Preventing Cycling in Battery Combiners, Voltage Sensitive Relays, and Automatic Charging Relays

March, 15 2007

The primary functions of battery combiners, which include voltage sensitive relays and automatic charging relays (ACR), are:

  • Combine battery banks so that they can share the output of a single charging source such as an alternator or shore-power charger
  • Automatically isolate battery banks to prevent discharging of the Start battery bank

In some applications, as soon as a battery combiner closes to combine battery banks, it may immediately reopen because the load demand put on the charging source exceeds its output. This combining (closing) and isolating (opening) process may repeat over and over—it will cycle repetitively. When this cycling happens, the secondary battery bank may not receive a charge and can become discharged.

A Closer Look at Cycling

When a battery combiner senses a charge on a battery bank (“a” in diagram), it combines the battery banks to share the charge. If the combined battery banks require more current than the charger can deliver, there will be a net discharge in the system (“b” in diagram). The combiner will detect that the voltage has fallen and isolate the battery banks (“c” in diagram). As soon as the two battery banks are isolated, the voltage will rise again and the combiner will cycle back on—combine battery banks (“d” in diagram). This cycling will repeat over and over.

Charging Source Cycling

This condition isn't dangerous, but the secondary battery bank (battery bank 2 in the diagram above) may eventually discharge because it is not receiving a charge, and the combiner may be subject to excess wear. The combiner will be open most of the time. The battery bank to which the charger is directly connected (battery bank 1 in the diagram above) will be protected from discharging—it will continue to be charged.

Causes of Cycling

There are three common causes of repetitive cycling:

  • A load on the secondary battery bank requires more current than the charging source can provide.
  • The secondary battery bank may be very large and/or deeply discharged. This is common when the charging source is connected to the Start battery bank and there is a large House battery bank supplying power to many appliances.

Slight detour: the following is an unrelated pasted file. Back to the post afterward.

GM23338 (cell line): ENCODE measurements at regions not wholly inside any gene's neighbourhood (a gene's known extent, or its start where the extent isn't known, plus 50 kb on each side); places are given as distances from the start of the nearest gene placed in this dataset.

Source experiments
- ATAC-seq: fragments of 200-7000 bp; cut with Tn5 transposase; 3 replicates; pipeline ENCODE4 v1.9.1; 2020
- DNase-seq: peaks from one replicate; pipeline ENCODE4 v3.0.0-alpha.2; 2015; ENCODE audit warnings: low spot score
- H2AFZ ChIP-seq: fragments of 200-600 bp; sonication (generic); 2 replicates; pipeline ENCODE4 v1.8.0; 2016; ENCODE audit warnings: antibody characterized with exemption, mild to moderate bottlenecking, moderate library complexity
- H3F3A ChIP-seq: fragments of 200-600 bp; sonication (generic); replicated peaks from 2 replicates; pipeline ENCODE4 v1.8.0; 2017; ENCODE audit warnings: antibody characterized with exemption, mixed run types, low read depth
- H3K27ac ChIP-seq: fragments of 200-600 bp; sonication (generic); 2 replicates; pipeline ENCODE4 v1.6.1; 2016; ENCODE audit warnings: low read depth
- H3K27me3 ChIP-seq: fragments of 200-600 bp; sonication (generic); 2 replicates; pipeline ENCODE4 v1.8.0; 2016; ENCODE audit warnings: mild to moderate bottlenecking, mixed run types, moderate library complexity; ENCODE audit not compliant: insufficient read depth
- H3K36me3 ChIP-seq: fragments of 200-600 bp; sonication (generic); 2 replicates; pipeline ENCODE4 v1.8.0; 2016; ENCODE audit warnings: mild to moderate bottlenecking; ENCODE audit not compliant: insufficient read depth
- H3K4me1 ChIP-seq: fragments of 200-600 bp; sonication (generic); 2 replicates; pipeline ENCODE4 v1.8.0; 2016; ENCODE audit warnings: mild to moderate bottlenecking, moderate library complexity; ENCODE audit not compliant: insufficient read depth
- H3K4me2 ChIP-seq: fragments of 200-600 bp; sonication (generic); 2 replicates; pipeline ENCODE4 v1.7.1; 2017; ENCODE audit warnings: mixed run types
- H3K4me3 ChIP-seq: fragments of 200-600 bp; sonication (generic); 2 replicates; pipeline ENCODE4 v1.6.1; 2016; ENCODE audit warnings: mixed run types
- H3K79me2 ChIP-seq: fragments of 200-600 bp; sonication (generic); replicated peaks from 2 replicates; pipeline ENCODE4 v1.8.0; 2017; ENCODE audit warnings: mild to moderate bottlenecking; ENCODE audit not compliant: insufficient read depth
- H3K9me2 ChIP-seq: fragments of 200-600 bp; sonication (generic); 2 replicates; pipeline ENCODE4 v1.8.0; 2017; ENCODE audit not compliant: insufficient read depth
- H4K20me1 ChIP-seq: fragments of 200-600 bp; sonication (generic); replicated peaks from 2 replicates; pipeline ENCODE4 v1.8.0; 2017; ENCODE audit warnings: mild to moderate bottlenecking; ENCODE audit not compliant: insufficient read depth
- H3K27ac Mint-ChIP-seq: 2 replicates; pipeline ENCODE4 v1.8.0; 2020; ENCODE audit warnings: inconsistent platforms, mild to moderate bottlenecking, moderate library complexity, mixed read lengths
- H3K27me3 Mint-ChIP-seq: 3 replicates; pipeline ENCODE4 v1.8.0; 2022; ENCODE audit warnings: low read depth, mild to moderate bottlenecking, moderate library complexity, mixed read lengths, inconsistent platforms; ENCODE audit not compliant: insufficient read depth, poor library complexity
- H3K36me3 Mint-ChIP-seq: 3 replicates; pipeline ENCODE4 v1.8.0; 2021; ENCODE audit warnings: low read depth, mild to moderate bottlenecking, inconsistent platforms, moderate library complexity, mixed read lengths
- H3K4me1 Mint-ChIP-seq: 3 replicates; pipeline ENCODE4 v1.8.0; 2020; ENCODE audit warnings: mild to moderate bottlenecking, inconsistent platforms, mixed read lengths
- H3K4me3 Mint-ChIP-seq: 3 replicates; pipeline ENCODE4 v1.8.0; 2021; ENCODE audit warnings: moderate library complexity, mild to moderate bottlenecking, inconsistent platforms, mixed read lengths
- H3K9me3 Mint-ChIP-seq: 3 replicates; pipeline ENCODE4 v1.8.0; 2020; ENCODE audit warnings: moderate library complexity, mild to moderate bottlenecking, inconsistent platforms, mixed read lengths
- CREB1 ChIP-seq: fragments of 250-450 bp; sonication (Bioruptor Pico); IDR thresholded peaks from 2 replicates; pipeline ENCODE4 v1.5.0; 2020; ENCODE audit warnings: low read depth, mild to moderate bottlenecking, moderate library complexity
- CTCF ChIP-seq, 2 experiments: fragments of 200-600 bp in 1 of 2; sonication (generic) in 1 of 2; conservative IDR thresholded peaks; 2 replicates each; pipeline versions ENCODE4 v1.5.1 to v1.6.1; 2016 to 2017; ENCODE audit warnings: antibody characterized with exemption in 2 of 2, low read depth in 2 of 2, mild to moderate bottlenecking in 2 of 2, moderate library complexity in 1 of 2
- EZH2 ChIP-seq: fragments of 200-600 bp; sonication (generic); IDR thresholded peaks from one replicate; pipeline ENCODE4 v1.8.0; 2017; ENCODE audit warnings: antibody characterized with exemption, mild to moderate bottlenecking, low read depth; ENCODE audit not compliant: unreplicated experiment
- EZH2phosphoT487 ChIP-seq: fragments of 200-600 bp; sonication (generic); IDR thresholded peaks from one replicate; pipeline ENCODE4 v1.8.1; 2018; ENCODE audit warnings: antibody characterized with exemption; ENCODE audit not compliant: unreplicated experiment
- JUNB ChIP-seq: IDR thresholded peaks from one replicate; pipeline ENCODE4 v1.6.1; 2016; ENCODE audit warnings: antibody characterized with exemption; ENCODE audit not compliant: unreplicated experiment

• Combiner sensing is connected at a point in the circuit that is far from the charged battery bank or charging source. When the combiner connects the battery banks, there is a relatively high current flowing through the wires resulting in voltage drop that reduces the apparent voltage at the combiner.

ACR Wiring Diagram

Three Solutions:

  • A simple solution for boats with a large House battery bank and a relatively small Start battery bank, including many sailboats, is to connect the charging source to the House battery bank (see wiring diagram). This solution works because the Start battery bank is typically smaller and less discharged than the larger House battery bank. When the battery banks are combined for charging, there isn’t a significant drain to lower the system voltage to the disconnect level. However, this solution may not work as well for boats that are started and stopped often, for example, to get from one fishing spot to another. In this situation, the Start battery bank may be depleted more than the House battery bank, so the charging source should be connected to the Start battery bank, even if it is the smaller battery.
  • If voltage drop in the wiring is a factor, move the combiner connections closer to the charging source or use remote sensing to improve response. Blue Sea Systems’ BatteryLink ACR (7600) and L-Series ACR (9112), have remote sensing. Connecting the remote sensing wire close to the charging source reduces the voltage drop between charger and ACR. Because the ACR senses the voltage between its negative connection and its (positive) sense connections, the negative should be connected in the system close to the point where the charging source negative connects to the battery system.
  • Blue Sea Systems’ 120A SI ACR (7610) is programmed to prevent cycling when combining battery banks. It will remain closed and keep the battery banks combined usually long enough for the system voltage to recover. When two battery banks are combined, if the secondary battery bank draws down the system voltage, the 7610 will remain closed if the system voltage rises to at least 12.35V within ten seconds and at least 12.75V within 30 seconds. If the system voltage rises to these levels, the battery banks will remain combined. The 7610 recognizes rising voltage between 12.35V and 12.75V as a signal that charging is occuring even though the voltage is still below the normal drop out voltage of 12.75V.

Blue Sea Systems’ 120 Amp SI ACR Combining Logic

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